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file {'VaultUsersLink':
      path => "C:/VaultWorkspace/VaultUsers.lnk",
      require => File['VaultWorkspace'],
      ensure => link,
      target => "C:/ProgramData/PuppetLabs/facter/facts.d/inventorusers.txt",
      owner => 'SYSTEM',
      group => 'Users',
      mode => 0776,
      }

Seems like it should make a shortcut, and it does make a 0 byte file named VaultUsers.lnk, but doesn't fill in the target. Am I missing something?

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A link is not a Windows shortcut. A link is symbolic link. http://en.wikipedia.org/wiki/Symbolic_link. Does the file inventorusers.txt also have zero bytes?

link will make sure the file is a symlink, and requires that you also set the target attribute. Symlinks are supported on all Posix systems and on Windows Vista / 2008 and higher. On Windows, managing symlinks requires puppet agent’s user account to have the “Create Symbolic Links” privilege; this can be configured in the “User Rights Assignment” section in the Windows policy editor. By default, puppet agent runs as the Administrator account, which does have this privilege.

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  • Ummm, did you read your link?:[...]a symbolic link (also symlink or soft link) is a special type of file that contains a reference to another file or directory in the form of an absolute or relative path and that affects pathname resolution.[...]Today they are supported by the POSIX operating-system standard, [...] and also Windows operating systems such as Windows Vista, Windows 7 and to some degree in Windows 2000 and Windows XP in the form of Shortcut files. – jmp242 Mar 18 '14 at 19:59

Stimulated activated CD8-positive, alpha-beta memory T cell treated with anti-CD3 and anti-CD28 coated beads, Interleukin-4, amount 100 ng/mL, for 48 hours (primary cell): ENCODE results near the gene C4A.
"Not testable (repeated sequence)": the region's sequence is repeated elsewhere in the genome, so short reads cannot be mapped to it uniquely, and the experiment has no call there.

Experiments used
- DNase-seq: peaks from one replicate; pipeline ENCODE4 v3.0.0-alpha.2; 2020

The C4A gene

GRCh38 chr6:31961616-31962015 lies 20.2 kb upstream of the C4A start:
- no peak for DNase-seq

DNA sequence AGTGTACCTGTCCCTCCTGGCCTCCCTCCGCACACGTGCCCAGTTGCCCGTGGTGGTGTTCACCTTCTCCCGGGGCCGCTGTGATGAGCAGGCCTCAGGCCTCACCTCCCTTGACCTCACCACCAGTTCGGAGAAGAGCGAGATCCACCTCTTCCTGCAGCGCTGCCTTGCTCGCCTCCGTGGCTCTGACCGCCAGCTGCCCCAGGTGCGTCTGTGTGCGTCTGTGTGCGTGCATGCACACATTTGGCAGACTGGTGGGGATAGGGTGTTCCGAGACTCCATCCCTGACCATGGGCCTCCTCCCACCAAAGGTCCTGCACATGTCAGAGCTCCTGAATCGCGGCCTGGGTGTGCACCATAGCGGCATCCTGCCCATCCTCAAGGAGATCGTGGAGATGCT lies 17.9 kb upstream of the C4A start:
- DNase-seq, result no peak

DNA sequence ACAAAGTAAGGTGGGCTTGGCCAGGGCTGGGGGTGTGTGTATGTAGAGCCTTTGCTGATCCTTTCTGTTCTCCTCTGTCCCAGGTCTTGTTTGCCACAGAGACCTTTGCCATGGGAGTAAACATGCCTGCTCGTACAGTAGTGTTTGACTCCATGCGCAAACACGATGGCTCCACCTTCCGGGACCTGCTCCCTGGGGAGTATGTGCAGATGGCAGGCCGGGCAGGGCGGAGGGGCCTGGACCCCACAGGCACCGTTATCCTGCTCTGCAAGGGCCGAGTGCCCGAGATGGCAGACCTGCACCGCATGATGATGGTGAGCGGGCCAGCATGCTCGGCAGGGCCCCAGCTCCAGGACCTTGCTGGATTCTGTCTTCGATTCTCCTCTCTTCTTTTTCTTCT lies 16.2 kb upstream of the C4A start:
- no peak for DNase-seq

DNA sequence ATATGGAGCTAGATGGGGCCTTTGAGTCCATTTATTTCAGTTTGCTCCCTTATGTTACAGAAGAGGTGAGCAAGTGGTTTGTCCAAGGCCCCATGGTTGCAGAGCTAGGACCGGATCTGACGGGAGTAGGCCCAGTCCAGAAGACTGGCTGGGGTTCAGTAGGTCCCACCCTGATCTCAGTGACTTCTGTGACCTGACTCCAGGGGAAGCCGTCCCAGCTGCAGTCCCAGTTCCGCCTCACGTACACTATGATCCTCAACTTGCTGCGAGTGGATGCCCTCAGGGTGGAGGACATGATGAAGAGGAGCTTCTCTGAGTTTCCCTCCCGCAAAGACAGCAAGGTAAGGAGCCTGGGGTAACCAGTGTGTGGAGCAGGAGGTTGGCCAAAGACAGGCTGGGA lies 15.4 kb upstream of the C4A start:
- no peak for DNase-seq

• Yes I am well aware of what that page says, the important part is the 'to some degree'. Shortcuts are not symbolic links, they only act like them to some degree. They are stored differently on the filesystem. Their similaries doesn't really doesn't matter, because the 'link' type within puppet refers to NTFS windows symbolic links only. The windows file provider does not create shortcuts files (.lnk files). – Zoredache Mar 18 '14 at 20:20

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